CIC has also demonstrated that it is has suffered, and will likely continue to suffer, at least some irreparable harm in the absence of the requested injunction. Specifically, when CIC first moved for a preliminary injunction, its principal represented that it expected to incur substantial economic costs to achieve compliance with the Notice, estimating that they would spend in excess of $60,000 per year to comply with the Notice's reporting requirements. (Doc. 1, at 11.) In a supplemental declaration filed with the renewed motion for preliminary injunction, Sean King, CIC's principal and co-founder, avers, among other things, that CIC has expended “at least $400,000” over the past four years in out-of-pocket costs and expenses associated with complying with the Notice's reporting requirements. (Doc. 59-3, at 2.) The Court remains unaware of any mechanism by which Plaintiffs can ever recover these expenditures in the event it ultimately finds the Notice invalid. Accordingly, Plaintiffs have made at least some showing that they are likely to suffer from irreparable harm in the absence of an injunction.7 Welch v. Brown, 551 F. App'x 804, 813 (6th Cir. 2014) (“This court has held that harm from the denial of a preliminary injunction is irreparable if it is not fully compensable by monetary damages.” (internal quotations omitted)).

C. Harm to Others

Neither party has discussed harm that is likely to result to third parties if the Court issues the injunction Plaintiffs request. Ultimately, the Court finds that this factor does not weigh in favor of or against the preliminary injunction and is significantly less important than the other factors considered in ruling on Plaintiffs' motion.

D. Public Interest

As set forth in 26 U.S.C. §§ 6707A and 6111, Congress gave the IRS the authority to designate certain transactions as “reportable transactions” to identify transactions that have the potential for tax avoidance or evasion. Although Plaintiffs may take issue with the IRS's interest in their industry, the public interest in identifying transactions potentially aimed at tax avoidance or evasion generally serves the overarching public interest. This interest, however, must be weighed against the public interest in agencies promulgating rules that have the effect of law through procedures mandated by Congress through the APA. Accordingly, the Court finds that this factor is neutral.


For the reasons stated herein, CIC's motion for preliminary injunction (Doc. 59) is GRANTED. The IRS is hereby ENJOINED from enforcing Notice 2016-66 against CIC.




1CIC and Ryan, LLC (“Ryan”) initiated the present action in 2017. During the appellate process, Ryan was dismissed as a party to the appeal. (Doc. 39.) Although Ryan remains a party to this action, the present motion was filed on behalf of CIC only. (See Doc. 59.)

2A material advisor is any person “who provides any material aid, assistance, or advice with respect to organizing, managing, promoting, selling, implementing, insuring, or carrying out any reportable transaction,” and who receives gross income for such activities in excess of certain thresholds. 26 U.S.C. § 6111(b)(1).

3For a definition of the transactions at issue, see Doc. 1-1, at 9-11.

4The Court notes that Corbitt's testimony did not impact its decision as it relates to CIC's renewed motion for preliminary injunction.

5That unlimited discretion stands in contrast to the more clearly defined types of reportable transactions identified by the Secretary in 26 C.F.R. § 1.6011-4(b)(1)-(5). This appears to be a conscious decision by the IRS given its representation that it expressly declined to provide a more specific definition of “transaction of interest” during the notice-and-comment process undertaken in connection with promulgating 26 C.F.R. § 1.0611-4. See 72 F.R. 43147 (noting that “providing a specific definition for the transactions of interest category in the regulations would unduly limit the IRS and Treasury Department's ability to identify transactions that have the potential for tax avoidance or evasion”).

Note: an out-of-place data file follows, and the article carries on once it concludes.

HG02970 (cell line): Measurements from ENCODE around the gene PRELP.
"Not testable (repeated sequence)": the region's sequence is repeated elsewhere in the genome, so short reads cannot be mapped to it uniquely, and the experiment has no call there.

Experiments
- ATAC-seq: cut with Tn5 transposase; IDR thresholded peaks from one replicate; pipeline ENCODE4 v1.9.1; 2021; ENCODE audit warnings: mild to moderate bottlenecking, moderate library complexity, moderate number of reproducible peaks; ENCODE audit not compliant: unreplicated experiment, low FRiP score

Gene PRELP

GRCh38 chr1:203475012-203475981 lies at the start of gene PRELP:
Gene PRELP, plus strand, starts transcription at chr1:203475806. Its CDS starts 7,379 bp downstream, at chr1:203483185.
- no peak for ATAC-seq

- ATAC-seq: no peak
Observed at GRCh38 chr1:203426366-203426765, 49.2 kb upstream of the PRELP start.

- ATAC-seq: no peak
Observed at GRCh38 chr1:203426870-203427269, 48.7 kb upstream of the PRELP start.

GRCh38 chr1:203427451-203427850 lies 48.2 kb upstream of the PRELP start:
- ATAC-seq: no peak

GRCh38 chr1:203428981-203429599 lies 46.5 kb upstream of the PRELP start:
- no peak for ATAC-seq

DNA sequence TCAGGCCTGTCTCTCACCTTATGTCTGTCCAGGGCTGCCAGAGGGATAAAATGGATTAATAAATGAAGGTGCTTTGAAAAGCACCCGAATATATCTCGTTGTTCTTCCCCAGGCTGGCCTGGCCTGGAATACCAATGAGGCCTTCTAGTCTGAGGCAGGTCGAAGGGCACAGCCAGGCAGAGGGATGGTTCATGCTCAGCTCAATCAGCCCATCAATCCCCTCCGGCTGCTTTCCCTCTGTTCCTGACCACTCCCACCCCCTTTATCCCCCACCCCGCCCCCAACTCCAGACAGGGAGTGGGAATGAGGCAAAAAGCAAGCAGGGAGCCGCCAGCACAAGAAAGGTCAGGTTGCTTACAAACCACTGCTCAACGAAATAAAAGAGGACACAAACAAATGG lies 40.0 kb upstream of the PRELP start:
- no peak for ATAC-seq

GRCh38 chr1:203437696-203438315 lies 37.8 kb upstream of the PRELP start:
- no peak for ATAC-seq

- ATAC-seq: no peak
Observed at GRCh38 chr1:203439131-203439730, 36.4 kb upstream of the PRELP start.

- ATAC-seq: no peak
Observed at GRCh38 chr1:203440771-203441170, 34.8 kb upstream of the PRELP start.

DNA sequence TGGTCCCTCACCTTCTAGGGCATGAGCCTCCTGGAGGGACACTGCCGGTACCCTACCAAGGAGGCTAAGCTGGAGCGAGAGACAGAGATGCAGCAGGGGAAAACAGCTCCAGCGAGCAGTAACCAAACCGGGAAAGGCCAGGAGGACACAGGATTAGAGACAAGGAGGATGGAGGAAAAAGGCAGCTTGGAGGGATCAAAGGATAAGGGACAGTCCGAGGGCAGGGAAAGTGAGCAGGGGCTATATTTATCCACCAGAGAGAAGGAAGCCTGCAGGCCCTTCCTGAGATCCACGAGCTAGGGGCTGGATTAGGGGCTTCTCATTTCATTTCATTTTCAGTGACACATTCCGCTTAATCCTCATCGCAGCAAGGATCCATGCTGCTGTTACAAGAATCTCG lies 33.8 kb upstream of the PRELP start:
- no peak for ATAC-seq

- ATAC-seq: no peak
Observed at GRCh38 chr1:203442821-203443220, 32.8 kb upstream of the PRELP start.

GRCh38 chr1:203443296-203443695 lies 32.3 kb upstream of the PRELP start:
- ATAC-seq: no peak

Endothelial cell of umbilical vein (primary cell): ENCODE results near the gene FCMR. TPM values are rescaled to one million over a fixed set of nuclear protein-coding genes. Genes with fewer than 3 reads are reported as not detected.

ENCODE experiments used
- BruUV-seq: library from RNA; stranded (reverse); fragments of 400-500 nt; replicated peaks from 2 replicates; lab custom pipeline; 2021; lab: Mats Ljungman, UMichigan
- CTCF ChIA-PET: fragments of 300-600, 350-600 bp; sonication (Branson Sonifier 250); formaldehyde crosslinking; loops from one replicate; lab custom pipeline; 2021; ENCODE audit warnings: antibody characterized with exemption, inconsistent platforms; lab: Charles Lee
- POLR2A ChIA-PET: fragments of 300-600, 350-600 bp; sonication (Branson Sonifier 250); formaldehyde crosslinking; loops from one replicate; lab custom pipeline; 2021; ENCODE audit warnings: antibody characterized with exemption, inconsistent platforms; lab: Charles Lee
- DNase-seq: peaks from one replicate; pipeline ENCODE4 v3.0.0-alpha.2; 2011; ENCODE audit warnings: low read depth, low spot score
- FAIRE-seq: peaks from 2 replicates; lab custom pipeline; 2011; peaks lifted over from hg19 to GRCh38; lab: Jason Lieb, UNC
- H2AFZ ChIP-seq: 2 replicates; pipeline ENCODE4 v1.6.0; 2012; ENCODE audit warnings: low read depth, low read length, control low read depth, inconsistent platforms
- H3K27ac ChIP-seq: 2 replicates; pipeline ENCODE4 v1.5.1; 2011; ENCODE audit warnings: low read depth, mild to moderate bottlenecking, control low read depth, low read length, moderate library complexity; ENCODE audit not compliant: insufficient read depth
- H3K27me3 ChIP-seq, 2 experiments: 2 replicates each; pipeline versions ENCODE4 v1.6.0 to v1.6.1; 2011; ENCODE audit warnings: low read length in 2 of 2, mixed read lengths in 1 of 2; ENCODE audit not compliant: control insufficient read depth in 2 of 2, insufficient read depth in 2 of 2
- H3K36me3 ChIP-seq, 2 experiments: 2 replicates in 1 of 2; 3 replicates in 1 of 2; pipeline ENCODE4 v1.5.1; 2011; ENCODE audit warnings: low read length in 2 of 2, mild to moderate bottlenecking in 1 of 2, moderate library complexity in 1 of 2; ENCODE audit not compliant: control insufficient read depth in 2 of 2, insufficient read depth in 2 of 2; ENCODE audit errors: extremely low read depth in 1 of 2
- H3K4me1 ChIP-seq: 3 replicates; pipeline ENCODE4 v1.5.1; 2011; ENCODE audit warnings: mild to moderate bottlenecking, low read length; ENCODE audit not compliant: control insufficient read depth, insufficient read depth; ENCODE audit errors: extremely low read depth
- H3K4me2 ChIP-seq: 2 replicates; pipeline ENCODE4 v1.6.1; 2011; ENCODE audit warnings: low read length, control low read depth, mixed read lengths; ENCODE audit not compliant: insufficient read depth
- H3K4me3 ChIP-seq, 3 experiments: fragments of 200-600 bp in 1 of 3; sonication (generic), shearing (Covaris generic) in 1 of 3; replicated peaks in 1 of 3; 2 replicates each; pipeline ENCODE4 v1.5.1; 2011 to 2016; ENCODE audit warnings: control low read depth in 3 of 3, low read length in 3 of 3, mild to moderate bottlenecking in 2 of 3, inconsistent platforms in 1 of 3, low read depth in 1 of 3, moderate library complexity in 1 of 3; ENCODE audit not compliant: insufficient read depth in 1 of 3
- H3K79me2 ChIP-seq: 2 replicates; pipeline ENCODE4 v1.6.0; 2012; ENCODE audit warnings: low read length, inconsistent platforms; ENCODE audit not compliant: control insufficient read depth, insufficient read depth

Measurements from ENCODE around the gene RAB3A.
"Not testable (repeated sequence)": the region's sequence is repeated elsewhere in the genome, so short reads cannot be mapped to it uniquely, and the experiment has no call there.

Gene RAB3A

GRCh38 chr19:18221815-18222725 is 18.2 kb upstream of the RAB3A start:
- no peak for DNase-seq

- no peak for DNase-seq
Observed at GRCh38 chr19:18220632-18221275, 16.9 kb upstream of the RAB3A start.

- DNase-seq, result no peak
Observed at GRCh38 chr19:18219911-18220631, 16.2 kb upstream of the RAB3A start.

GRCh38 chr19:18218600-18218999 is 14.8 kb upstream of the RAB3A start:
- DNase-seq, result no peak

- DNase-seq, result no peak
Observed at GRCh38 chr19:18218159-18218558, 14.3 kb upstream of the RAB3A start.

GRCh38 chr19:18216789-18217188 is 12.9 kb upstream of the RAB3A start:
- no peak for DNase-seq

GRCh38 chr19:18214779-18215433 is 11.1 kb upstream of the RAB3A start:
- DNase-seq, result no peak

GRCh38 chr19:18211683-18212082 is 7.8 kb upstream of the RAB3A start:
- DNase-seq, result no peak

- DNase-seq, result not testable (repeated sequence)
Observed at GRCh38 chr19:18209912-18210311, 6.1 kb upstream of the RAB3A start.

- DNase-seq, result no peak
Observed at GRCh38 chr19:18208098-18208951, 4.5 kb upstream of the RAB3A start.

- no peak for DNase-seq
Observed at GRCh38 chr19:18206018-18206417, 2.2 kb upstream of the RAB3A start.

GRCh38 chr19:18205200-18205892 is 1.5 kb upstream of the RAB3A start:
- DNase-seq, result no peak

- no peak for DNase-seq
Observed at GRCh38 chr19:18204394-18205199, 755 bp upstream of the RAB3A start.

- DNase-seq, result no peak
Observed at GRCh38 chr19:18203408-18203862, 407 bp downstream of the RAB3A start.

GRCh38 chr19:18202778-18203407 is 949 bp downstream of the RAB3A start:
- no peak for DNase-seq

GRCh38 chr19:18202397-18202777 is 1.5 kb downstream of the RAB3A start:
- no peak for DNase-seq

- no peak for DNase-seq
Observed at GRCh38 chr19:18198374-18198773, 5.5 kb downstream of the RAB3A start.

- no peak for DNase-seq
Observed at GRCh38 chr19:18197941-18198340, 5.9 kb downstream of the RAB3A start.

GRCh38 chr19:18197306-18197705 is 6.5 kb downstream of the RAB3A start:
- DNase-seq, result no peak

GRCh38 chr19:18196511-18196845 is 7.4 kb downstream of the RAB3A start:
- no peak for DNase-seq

6The Court finds the IRS's argument that Congress has expressed a clear intent that APA notice and comment procedure need not be followed unpersuasive. See Mann Constr. v. United States, __ F. Supp. 3d __, 2021 WL 1923412 (E.D. Mich. May 13, 2021). Congress delegated to the Secretary the authority to “prescribe regulations which . . . provide such rules as may be necessary to carry out the purposes of this section.” 26 U.S.C. § 6111(c)(3) (emphasis added). The Secretary followed this directive when it promulgated 26 C.F.R. § 1.6011-4 and attempted to define the scope of transactions that qualified as reportable transactions, which included the vaguely-defined “transactions of interest” at issue in this case. What specifically qualifies as a “transaction of interest,” however, has not been subject to notice-and-comment procedures that are consistent with Congress's delegated authority. To the contrary, Congress's delegation of authority appears to expressly contemplate that the Secretary be subject to notice-and-comment requirements when “prescribing regulations” and “such rules” as necessary to carry out the purposes of the Internal Revenue Code.

7The Court notes, however, that CIC's arguments regarding irreparable harm are somewhat undercut by its failure to press its need for injunctive relief while this case worked its way through the appellate process. CIC did not appeal the Court's denial of its initial motion for preliminary injunction and did not move for an injunction pending appeal. While such considerations militate against a finding of irreparable harm, those considerations are outweighed by the evidence indicating that CIC has incurred and continues to incur out-of-pocket costs that it cannot recover in complying with the Notice.